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A California Special by Emil Diedt

This unnamed special looks to be having the finishing touches but on it by master metal fabricator Emil Deidt from California Metal Shaping. Deidt was one of the premier metal shapers and body builders of the time who worked on many specials and racing cars in the postwar period. Deidt later on built the bodies for the Scarabs that we studied earlier.

With Deidt in the press photo, which is dated August 5, 1951 is Dan Quella who is listed in the caption as being an automotive engineer who helped him build it. The pair built the car for radio comic Eddie “Rochester” Anderson. The caption states that the car weighed 2,100 pounds, developed 225 h.p. and was 14 feet in length. The caption also states that it was a road racer.

We suspect this special is built on a Jaguar XK120 chassis as the wheels windshield and steering wheel appear to be from a XK. The body looks to be a total custom by the talented metal smith. Can any of our readers tell us more about this car? Was it raced and if so where and by whom? The Old Motor photo.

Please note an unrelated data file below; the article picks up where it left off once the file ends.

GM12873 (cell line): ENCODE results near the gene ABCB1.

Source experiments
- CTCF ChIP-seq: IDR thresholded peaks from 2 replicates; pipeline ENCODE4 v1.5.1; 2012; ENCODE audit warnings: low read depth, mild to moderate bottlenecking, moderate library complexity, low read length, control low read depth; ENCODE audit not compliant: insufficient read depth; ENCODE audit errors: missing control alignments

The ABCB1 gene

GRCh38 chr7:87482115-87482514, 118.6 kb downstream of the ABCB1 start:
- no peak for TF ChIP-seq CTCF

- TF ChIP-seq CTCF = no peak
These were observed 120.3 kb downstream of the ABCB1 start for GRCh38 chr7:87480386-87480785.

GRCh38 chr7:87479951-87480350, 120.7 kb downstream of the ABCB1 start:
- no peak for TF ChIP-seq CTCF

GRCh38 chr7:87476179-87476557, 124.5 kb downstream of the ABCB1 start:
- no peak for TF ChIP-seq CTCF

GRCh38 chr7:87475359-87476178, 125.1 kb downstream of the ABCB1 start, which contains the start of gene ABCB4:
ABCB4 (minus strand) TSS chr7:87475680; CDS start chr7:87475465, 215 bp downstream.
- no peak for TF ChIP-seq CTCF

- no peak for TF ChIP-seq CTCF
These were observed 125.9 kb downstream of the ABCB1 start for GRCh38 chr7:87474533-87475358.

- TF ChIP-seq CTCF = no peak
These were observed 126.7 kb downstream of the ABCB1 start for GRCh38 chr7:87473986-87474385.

**** Update I ….Thanks to reader Mark Windham who sent in a comment and a link to a photo of the car which has survived. The car was shown at The 2011 Amelia Island Concours. 

****Update II …..Thanks to James Shirley in his comment below and also for the cutaway photo seen at the bottom from the Speed and Sport magazine, Trend Book No. 104., we now know its construction details and it was not based on the Jaguar components that we guessed at.

Many thanks to both of you.


2 responses to “A California Special by Emil Diedt

  1. The Diedt Rochester Special is a one off commissioned by Eddie Anderson based in part on an original sketch by Roger Bacon . Auto enthusiast Anderson did provide design and component parameters to the Diedt shop for his Special built on a tube chassis with light weight box section cross members. Power was supplied by a modified 331 Caddy V8 coupled to a Ford box with Lincoln gears with a Halibrand equipped live rear axle. Front suspension was a transverse leaf spring and solid axle. The rear suspension used two transverse springs and trailing radius arms. It used Norden steering, Rudge Whitworth wheels, and had special magnesium drums with steel liners using Ford brake components. The only Jag part was the modified KX120 windshield frame. Having seen it I can attest that it’s still spectacular.

  2. If you search the Revs Digital L ibrary for Kurtis Kraft, you will find a couple of photos of this car being constructed, apparently at the Kurtis factory. Is this an error?

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